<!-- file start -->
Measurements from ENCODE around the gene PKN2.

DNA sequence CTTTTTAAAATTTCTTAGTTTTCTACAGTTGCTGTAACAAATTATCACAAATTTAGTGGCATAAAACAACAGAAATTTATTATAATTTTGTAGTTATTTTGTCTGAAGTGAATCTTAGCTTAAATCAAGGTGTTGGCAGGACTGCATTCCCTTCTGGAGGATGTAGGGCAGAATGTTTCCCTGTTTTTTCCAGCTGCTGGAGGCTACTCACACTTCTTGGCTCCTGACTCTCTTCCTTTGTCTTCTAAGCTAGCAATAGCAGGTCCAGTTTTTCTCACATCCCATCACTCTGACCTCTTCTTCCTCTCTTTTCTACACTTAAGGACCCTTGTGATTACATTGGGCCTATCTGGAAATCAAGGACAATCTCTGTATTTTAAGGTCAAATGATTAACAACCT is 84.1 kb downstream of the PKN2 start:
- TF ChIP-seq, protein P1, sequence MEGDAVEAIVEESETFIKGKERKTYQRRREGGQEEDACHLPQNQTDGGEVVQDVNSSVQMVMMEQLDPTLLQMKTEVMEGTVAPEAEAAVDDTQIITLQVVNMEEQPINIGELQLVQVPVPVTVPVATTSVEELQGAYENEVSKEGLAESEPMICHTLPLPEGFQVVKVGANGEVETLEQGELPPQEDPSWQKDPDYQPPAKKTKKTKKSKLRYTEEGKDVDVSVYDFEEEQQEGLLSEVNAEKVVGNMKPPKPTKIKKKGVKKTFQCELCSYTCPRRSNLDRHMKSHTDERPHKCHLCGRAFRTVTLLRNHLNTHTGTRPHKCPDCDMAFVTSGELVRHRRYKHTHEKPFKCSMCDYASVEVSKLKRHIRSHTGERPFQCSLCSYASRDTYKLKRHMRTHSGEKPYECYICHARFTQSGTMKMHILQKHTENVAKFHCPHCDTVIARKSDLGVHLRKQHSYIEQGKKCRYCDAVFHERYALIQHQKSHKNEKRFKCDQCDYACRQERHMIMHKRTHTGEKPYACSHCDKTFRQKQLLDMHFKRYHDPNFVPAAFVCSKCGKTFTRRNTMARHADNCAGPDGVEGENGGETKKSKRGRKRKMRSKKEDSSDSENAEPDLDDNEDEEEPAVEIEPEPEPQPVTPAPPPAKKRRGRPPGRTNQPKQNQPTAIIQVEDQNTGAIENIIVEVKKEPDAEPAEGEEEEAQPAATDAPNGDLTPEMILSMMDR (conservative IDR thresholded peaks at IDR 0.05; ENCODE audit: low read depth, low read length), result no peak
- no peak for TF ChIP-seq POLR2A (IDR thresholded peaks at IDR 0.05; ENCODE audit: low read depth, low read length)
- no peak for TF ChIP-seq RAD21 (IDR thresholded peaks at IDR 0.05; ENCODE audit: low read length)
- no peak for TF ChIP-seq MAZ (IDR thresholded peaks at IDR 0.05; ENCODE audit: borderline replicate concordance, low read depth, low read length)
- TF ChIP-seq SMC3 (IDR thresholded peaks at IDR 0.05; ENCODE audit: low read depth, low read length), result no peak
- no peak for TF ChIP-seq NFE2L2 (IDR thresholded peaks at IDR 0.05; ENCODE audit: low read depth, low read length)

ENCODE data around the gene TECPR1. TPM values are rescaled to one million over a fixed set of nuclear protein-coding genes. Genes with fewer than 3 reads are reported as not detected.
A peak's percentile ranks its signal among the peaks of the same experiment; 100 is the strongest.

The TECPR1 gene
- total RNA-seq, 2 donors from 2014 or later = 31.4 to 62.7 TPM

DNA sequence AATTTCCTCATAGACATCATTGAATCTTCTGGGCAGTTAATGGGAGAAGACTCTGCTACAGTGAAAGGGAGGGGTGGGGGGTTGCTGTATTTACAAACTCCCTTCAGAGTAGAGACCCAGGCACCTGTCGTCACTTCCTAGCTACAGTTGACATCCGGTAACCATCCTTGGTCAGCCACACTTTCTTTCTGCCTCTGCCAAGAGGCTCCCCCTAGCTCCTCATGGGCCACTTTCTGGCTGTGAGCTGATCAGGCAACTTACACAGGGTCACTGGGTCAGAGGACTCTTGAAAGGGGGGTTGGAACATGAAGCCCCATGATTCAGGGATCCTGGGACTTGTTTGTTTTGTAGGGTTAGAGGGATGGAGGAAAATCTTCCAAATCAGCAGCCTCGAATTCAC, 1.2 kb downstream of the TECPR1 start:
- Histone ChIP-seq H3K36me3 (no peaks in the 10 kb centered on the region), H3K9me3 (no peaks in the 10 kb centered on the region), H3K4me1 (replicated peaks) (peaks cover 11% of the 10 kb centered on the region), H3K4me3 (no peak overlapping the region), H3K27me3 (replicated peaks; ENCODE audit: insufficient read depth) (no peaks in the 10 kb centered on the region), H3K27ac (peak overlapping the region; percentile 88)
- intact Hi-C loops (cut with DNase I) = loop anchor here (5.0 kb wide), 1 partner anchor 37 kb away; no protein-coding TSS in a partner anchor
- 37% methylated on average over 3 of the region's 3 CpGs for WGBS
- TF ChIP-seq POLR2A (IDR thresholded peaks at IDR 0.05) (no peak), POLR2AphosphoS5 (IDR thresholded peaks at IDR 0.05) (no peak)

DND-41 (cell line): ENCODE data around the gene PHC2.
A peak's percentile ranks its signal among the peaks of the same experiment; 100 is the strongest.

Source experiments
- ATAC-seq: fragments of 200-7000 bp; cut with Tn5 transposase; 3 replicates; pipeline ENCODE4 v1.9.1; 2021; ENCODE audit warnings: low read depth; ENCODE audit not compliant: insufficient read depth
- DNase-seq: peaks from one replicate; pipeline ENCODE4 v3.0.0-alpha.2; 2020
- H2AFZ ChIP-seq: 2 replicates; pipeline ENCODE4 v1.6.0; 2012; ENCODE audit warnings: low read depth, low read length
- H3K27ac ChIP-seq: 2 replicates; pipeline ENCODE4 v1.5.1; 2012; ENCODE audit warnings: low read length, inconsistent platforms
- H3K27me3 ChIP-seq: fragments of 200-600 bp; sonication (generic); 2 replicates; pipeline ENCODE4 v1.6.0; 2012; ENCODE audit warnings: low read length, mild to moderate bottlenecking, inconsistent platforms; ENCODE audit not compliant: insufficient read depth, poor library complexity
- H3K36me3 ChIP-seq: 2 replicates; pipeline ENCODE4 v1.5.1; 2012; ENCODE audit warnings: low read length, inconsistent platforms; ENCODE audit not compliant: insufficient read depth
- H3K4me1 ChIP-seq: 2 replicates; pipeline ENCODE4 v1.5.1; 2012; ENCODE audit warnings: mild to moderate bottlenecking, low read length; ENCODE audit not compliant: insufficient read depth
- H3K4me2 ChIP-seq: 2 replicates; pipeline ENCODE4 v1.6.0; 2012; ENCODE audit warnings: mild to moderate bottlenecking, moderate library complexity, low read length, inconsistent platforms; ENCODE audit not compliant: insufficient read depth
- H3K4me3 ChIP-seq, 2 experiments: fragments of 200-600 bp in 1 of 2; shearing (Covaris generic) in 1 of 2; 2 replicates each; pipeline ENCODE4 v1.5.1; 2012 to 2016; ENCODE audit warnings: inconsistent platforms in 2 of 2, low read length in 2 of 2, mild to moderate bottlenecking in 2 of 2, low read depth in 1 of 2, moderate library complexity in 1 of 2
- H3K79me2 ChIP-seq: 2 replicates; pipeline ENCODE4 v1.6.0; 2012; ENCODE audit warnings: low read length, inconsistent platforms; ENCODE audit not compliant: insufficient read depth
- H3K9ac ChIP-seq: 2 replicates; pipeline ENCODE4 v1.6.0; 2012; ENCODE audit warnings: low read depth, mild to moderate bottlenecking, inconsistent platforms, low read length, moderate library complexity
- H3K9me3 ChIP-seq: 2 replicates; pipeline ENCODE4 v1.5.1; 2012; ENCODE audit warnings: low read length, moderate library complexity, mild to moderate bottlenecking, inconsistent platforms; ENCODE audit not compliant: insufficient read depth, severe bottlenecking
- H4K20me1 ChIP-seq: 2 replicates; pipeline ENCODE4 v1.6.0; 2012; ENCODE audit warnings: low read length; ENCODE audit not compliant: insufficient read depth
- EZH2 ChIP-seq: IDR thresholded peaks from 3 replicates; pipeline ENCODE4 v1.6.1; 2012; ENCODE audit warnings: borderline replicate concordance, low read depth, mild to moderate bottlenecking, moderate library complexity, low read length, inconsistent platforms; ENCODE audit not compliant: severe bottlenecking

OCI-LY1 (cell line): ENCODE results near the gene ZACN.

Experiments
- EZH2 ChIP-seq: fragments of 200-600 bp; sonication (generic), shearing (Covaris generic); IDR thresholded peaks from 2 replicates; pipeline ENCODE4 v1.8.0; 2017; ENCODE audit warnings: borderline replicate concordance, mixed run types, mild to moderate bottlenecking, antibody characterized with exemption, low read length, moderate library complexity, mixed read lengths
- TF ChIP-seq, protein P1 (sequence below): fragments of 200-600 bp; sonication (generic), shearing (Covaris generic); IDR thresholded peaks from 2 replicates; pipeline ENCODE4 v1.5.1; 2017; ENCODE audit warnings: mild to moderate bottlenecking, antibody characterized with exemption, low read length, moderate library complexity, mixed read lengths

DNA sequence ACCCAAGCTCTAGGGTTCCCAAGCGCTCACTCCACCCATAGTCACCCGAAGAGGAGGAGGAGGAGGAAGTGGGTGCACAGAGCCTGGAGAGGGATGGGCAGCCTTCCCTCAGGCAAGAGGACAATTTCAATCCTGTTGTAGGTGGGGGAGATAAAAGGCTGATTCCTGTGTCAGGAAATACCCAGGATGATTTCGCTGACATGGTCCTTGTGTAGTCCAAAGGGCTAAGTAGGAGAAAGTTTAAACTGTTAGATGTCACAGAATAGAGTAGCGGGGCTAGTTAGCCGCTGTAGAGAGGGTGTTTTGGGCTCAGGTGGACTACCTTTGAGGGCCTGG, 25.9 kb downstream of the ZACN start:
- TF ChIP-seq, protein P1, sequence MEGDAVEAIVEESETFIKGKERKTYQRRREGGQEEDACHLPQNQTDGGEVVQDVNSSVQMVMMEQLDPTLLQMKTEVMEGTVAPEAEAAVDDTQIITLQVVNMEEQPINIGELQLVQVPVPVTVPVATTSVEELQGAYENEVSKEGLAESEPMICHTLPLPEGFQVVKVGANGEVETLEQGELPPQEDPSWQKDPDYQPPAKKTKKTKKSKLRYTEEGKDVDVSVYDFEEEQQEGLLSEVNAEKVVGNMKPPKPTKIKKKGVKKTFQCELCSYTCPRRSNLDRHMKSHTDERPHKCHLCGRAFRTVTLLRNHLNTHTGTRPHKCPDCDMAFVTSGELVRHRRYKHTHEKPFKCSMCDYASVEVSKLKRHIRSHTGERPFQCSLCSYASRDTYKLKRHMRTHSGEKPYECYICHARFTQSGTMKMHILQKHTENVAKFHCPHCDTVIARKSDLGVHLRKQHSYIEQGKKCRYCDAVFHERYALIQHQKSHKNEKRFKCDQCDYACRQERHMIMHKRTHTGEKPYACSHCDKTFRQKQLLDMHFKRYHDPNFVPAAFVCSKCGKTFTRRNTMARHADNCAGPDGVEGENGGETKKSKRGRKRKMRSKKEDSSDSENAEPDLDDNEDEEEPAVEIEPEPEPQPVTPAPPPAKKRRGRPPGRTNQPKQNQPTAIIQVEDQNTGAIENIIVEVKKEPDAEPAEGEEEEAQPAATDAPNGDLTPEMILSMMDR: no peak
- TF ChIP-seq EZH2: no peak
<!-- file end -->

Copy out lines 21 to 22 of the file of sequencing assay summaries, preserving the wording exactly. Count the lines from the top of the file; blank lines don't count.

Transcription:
- ATAC-seq: fragments of 200-7000 bp; cut with Tn5 transposase; 3 replicates; pipeline ENCODE4 v1.9.1; 2021; ENCODE audit warnings: low read depth; ENCODE audit not compliant: insufficient read depth
- DNase-seq: peaks from one replicate; pipeline ENCODE4 v3.0.0-alpha.2; 2020